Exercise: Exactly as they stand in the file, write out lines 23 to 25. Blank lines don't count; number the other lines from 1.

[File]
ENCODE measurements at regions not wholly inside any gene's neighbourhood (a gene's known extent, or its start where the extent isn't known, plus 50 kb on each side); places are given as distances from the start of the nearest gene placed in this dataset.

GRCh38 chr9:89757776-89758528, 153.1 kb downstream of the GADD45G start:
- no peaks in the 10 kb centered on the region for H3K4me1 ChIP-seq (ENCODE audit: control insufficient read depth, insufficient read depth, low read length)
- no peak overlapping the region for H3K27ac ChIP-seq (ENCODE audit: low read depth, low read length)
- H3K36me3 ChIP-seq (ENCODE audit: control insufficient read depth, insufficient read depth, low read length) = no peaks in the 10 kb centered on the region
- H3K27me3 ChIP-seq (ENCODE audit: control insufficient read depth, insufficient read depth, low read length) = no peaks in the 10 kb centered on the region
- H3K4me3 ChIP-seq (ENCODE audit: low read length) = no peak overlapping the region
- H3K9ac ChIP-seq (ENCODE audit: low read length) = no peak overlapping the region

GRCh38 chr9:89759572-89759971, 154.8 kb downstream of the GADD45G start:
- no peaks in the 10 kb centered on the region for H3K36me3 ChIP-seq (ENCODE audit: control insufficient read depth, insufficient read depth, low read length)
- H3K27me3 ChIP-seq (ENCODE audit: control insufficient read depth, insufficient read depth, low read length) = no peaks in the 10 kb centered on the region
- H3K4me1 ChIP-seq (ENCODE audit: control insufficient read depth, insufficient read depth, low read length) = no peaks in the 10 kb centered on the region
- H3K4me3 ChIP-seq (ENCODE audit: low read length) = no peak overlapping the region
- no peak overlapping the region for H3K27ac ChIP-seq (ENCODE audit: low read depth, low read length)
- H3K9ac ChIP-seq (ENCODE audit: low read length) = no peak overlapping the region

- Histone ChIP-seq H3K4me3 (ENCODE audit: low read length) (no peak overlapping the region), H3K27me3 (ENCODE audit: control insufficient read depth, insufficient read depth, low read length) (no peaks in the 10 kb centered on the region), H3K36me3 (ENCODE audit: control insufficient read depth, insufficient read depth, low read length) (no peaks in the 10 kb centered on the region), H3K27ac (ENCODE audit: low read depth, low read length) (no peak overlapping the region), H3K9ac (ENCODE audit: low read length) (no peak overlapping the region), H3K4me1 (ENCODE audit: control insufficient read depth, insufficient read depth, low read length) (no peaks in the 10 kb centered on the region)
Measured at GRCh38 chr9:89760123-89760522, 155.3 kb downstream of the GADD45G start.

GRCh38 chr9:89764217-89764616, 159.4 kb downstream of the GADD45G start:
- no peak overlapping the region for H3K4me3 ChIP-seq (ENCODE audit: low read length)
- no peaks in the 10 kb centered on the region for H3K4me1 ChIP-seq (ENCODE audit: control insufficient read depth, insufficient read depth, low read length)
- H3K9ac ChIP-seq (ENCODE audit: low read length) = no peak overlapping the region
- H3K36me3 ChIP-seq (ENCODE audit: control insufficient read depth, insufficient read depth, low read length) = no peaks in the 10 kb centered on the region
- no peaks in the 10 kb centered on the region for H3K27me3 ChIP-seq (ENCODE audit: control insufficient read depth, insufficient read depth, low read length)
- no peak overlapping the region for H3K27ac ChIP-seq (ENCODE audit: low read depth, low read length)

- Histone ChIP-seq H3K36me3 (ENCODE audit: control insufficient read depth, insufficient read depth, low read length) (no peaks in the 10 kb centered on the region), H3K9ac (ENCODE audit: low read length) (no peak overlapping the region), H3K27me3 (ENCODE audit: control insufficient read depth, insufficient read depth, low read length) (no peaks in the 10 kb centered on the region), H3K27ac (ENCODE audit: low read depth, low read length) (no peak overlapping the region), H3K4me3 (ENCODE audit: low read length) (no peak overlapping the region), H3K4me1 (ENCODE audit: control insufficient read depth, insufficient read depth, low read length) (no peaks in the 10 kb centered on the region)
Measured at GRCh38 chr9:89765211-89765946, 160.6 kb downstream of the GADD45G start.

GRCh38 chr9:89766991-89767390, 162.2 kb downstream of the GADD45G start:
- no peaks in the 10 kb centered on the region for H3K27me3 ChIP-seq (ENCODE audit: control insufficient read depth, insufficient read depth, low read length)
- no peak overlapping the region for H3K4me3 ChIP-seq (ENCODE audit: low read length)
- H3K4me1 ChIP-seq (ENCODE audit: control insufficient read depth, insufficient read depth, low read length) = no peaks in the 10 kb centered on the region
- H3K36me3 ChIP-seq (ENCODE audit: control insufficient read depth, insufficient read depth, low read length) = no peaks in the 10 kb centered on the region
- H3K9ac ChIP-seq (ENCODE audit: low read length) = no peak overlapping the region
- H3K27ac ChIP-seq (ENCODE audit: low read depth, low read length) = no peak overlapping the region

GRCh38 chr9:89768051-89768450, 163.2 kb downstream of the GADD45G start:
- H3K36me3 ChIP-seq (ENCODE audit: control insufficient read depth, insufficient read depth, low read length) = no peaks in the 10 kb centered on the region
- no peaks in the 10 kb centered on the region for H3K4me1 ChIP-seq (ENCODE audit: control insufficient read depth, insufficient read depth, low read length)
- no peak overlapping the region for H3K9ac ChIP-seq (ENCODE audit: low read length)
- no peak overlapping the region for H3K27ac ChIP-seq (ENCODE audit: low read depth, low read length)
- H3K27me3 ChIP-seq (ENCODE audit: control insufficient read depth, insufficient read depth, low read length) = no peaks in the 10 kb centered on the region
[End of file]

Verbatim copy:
- no peaks in the 10 kb centered on the region for H3K27me3 ChIP-seq (ENCODE audit: control insufficient read depth, insufficient read depth, low read length)
- no peak overlapping the region for H3K27ac ChIP-seq (ENCODE audit: low read depth, low read length)

- Histone ChIP-seq H3K36me3 (ENCODE audit: control insufficient read depth, insufficient read depth, low read length) (no peaks in the 10 kb centered on the region), H3K9ac (ENCODE audit: low read length) (no peak overlapping the region), H3K27me3 (ENCODE audit: control insufficient read depth, insufficient read depth, low read length) (no peaks in the 10 kb centered on the region), H3K27ac (ENCODE audit: low read depth, low read length) (no peak overlapping the region), H3K4me3 (ENCODE audit: low read length) (no peak overlapping the region), H3K4me1 (ENCODE audit: control insufficient read depth, insufficient read depth, low read length) (no peaks in the 10 kb centered on the region)